Prediction bias in spirometry reference equations can arise from combining equations for different age groups, rounding age or height to integers or using self-reported height. To assess the bias arising from these sources, the fit of 13 prediction equations was tested against the Global Lungs Initiative (GLI) dataset using spirometric data from 55,136 healthy Caucasians (54% female). The effects on predicted values of using whole-year age versus decimal age, and of a 1% bias in height, were quantified. In children, the prediction bias relative to GLI ranged from -22% to +17%. Switching equations at 18 yrs of age led to biases of between -846 (-14%) and +1,309 (+38%) mL. Using age in whole years rather than decimal age introduced biases from -8% to +7%, whereas a 1% overestimation of height introduced bias that ranged from +1% to +40%. Bias was greatest in children and adolescents, and in short elderly subjects. Using a single spirometry equation applicable across all ages and populations reduces prediction bias. Measuring and recording age and height accurately are also essential if bias is to be minimised. Copyright©ERS 2012.

Age- and height-based prediction bias in spirometry reference equations

F. Pistelli;
2012-01-01

Abstract

Prediction bias in spirometry reference equations can arise from combining equations for different age groups, rounding age or height to integers or using self-reported height. To assess the bias arising from these sources, the fit of 13 prediction equations was tested against the Global Lungs Initiative (GLI) dataset using spirometric data from 55,136 healthy Caucasians (54% female). The effects on predicted values of using whole-year age versus decimal age, and of a 1% bias in height, were quantified. In children, the prediction bias relative to GLI ranged from -22% to +17%. Switching equations at 18 yrs of age led to biases of between -846 (-14%) and +1,309 (+38%) mL. Using age in whole years rather than decimal age introduced biases from -8% to +7%, whereas a 1% overestimation of height introduced bias that ranged from +1% to +40%. Bias was greatest in children and adolescents, and in short elderly subjects. Using a single spirometry equation applicable across all ages and populations reduces prediction bias. Measuring and recording age and height accurately are also essential if bias is to be minimised. Copyright©ERS 2012.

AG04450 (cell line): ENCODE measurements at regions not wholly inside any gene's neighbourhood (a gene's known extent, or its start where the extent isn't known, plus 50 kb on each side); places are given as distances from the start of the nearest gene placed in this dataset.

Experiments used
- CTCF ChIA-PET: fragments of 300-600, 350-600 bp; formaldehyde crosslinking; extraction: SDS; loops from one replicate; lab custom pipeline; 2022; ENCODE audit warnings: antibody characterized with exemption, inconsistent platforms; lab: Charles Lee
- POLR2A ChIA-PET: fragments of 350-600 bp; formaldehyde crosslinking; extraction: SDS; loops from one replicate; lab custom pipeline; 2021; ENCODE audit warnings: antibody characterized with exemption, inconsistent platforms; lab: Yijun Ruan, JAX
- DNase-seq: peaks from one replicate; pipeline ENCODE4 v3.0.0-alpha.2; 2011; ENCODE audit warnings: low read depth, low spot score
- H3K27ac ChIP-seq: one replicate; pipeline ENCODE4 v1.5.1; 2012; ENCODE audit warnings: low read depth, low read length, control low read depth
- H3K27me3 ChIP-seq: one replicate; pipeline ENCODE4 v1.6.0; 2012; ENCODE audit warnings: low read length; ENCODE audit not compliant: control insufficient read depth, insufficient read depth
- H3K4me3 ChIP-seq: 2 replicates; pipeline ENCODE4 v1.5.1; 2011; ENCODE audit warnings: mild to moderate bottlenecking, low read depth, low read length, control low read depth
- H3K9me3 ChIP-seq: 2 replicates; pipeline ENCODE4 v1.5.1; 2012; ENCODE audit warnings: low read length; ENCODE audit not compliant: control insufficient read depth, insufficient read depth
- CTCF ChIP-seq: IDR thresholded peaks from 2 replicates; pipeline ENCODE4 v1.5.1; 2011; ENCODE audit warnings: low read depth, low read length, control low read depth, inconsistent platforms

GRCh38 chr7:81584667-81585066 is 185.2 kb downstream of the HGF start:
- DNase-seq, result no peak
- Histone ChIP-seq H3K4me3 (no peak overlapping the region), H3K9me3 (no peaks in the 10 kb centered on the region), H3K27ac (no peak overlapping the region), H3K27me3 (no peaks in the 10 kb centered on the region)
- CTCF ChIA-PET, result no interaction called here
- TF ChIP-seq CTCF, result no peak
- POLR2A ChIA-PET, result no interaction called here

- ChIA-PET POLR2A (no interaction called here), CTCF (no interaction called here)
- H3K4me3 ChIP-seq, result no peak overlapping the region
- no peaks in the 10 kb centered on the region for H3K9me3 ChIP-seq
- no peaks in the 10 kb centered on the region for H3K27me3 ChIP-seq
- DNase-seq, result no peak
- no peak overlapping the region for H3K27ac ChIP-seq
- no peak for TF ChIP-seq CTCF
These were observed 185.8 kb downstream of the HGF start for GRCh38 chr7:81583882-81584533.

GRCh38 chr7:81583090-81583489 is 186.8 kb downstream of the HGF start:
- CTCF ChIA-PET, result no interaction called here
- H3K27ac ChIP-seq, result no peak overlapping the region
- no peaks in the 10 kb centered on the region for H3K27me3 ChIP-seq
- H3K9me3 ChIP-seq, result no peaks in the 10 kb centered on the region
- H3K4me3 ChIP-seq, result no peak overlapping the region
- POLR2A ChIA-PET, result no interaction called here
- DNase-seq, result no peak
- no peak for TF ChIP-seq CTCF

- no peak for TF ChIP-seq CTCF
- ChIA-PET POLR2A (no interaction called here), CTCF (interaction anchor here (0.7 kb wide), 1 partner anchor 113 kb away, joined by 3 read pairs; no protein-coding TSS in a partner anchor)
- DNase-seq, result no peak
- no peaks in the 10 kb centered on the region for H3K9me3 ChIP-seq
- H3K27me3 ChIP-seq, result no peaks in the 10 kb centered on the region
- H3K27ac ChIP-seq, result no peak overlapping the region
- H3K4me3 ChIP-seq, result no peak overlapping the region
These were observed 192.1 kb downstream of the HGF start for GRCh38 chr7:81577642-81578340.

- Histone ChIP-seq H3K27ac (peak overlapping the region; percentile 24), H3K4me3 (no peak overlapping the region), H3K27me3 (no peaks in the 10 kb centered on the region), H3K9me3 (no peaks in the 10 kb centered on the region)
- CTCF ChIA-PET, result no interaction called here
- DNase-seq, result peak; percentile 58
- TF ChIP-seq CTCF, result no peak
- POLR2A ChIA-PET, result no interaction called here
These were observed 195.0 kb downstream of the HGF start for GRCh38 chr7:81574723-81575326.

2012
P. H., Quanjer; G. L., Hall; S., Stanojevic; T. J., Cole; J., Stocks; Hankinson, J. L.; Enright, P. L.; Zheng, J. P.; Arets, H. G. M.; Barbara, C.; Beardsmore, C. S.; Ben Saad, H.; Brunekreef, B.; Burney, P. G. J.; Eigen, H.; Falaschetti, E.; Fallon, B.; Gappa, M.; Gerbase, M. W.; Gislason, T.; Gore, C. J.; Gulsvik, A.; Hall, G. L.; Hankinson, J. L.; Henderson, A. J.; Janson, C.; Jenkins, C.; Karrasch, S.; Kerby, G. S.; Ku hr, J.; Kuster, S.; Lum, S.; Mannino, D. M.; Marks, G.; Nizankowska-Mogilnicka, E.; Nystad, W.; Perez-Padill, R.; Piccioni, P.; Pistelli, F.; Quanjer, P. H.; Schulz, H.; Stanojevic, S.; Soriano, J. B.; Tan, W. C.; Tomalak, W.; Turner, S. W.; Vilozni, D.; Vlachos, H.; West, S.; Wouters, E. F. M.; Zagami, D.
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Utilizza questo identificativo per citare o creare un link a questo documento: https://hdl.handle.net/11568/1122451
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